The concept of private property is fundamental to the realization of individual freedom. What you earn by the fruits of your labor, your mind, your creativity, talents, and the skills you’ve worked to develop, belongs to you and you alone. You may choose to share what’s yours with whomever you want, but that, too, is up to you. It’s not up to the government to take what you earn and redistribute it to those who can’t, or won’t, or don’t earn.

Our founding fathers recognized that, to maximize individual freedom, you have to limit the powers of government. The only truly legitimate role of the government is to protect your rights from being infringed upon by others. Quite simply, the purpose of government is to protect me from you, and you from me, and both of us from a common enemy. Locally, that means law enforcement and criminal justice. Nationally, that means a strong military. I support both.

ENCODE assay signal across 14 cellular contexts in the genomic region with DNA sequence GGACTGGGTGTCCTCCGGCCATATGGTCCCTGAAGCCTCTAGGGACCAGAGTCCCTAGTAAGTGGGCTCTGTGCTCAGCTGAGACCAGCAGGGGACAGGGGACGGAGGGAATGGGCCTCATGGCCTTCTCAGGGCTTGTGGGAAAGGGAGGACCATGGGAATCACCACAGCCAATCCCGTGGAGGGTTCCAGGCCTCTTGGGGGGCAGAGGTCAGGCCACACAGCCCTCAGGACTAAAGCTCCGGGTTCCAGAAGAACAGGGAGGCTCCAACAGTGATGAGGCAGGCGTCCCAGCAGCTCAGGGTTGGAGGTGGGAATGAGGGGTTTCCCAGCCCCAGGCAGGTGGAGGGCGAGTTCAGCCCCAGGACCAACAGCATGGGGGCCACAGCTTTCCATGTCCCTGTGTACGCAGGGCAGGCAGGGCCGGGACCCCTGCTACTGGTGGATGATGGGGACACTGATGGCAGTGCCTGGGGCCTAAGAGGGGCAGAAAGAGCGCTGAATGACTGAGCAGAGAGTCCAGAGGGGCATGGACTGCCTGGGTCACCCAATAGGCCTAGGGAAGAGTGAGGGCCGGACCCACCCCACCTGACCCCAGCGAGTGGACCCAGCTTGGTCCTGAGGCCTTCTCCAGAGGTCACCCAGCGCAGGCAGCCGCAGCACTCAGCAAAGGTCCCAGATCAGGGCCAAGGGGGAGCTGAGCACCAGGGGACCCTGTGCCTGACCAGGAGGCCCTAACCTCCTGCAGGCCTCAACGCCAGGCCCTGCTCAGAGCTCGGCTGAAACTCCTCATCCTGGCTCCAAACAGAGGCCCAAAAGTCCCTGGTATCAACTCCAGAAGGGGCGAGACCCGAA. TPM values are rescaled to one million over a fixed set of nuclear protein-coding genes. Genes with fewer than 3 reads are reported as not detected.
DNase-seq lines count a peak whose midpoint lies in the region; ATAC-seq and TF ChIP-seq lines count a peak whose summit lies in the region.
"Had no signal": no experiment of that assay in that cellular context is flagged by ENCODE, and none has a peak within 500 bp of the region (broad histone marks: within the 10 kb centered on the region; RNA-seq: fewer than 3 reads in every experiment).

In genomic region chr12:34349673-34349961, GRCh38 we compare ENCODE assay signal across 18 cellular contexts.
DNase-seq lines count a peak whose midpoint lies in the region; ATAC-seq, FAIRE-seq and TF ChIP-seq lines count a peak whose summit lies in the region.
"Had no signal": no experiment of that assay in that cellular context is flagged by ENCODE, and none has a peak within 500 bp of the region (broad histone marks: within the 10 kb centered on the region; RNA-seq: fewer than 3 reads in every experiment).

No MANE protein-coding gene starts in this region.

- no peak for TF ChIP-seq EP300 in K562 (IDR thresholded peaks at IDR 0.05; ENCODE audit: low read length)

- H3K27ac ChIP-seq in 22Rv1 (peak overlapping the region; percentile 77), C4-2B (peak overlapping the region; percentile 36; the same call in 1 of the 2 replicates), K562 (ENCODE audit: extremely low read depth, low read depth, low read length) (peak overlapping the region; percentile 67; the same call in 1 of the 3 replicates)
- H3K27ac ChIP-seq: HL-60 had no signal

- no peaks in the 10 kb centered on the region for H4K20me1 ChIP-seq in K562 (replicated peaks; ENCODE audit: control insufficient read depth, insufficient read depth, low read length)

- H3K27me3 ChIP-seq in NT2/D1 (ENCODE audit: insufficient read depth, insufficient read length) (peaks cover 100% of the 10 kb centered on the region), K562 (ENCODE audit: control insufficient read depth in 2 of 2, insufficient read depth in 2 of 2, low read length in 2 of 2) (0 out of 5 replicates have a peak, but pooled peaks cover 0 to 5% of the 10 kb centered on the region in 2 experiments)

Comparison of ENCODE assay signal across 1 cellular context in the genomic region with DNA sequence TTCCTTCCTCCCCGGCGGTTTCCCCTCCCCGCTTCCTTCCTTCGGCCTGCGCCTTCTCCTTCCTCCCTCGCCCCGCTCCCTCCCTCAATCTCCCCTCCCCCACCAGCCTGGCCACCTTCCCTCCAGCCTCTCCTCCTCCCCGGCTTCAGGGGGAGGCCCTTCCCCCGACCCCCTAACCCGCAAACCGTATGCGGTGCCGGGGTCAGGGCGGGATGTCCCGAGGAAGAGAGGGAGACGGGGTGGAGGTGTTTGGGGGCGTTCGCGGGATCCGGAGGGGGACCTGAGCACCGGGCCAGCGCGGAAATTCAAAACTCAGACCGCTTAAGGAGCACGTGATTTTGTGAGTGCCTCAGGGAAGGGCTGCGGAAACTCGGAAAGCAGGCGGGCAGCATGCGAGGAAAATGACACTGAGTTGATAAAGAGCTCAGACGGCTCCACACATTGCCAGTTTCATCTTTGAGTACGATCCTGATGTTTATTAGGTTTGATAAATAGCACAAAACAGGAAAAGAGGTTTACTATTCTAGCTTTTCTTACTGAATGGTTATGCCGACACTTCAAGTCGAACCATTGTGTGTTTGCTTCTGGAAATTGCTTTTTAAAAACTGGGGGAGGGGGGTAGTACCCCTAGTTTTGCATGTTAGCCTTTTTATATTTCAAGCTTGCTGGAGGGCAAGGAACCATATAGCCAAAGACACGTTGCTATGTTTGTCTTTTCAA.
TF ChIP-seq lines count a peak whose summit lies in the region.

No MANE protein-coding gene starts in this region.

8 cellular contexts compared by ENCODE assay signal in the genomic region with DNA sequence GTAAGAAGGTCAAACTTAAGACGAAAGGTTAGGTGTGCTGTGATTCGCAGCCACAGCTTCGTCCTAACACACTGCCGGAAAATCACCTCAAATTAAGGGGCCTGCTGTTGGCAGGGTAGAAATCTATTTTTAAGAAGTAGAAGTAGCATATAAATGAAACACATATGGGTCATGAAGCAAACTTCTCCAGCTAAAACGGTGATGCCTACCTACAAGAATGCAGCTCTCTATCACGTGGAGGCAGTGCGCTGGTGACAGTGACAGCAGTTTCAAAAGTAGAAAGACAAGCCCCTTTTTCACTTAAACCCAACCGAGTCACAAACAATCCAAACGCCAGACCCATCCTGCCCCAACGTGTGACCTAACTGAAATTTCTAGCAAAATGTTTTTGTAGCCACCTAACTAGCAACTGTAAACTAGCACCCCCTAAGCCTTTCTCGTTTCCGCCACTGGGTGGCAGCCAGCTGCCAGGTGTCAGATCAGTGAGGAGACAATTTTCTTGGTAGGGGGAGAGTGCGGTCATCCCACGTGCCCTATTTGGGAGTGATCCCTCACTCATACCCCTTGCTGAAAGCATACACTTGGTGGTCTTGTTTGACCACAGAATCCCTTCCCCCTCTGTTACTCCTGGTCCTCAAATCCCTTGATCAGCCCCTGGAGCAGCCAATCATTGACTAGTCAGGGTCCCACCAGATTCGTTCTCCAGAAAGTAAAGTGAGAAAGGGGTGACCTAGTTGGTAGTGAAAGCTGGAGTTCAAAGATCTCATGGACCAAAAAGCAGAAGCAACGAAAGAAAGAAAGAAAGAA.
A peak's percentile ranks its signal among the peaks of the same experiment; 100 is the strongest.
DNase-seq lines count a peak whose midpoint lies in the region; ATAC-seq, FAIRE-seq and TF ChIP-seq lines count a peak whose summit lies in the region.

I’m not against all taxation. I recognize that you don’t get something for nothing. The protection of my rights as a citizen, and our national sovereignty, is worth a lot to me. And I’m willing to pay for that. But I’m not willing to pay for everything else anybody wants that they can’t afford to pay for themselves. If you want something of value, you have to provide value in return. Just because you can’t afford something, doesn’t give you the right to take it out of my pocket. Nobody owes you anything, except what you earn.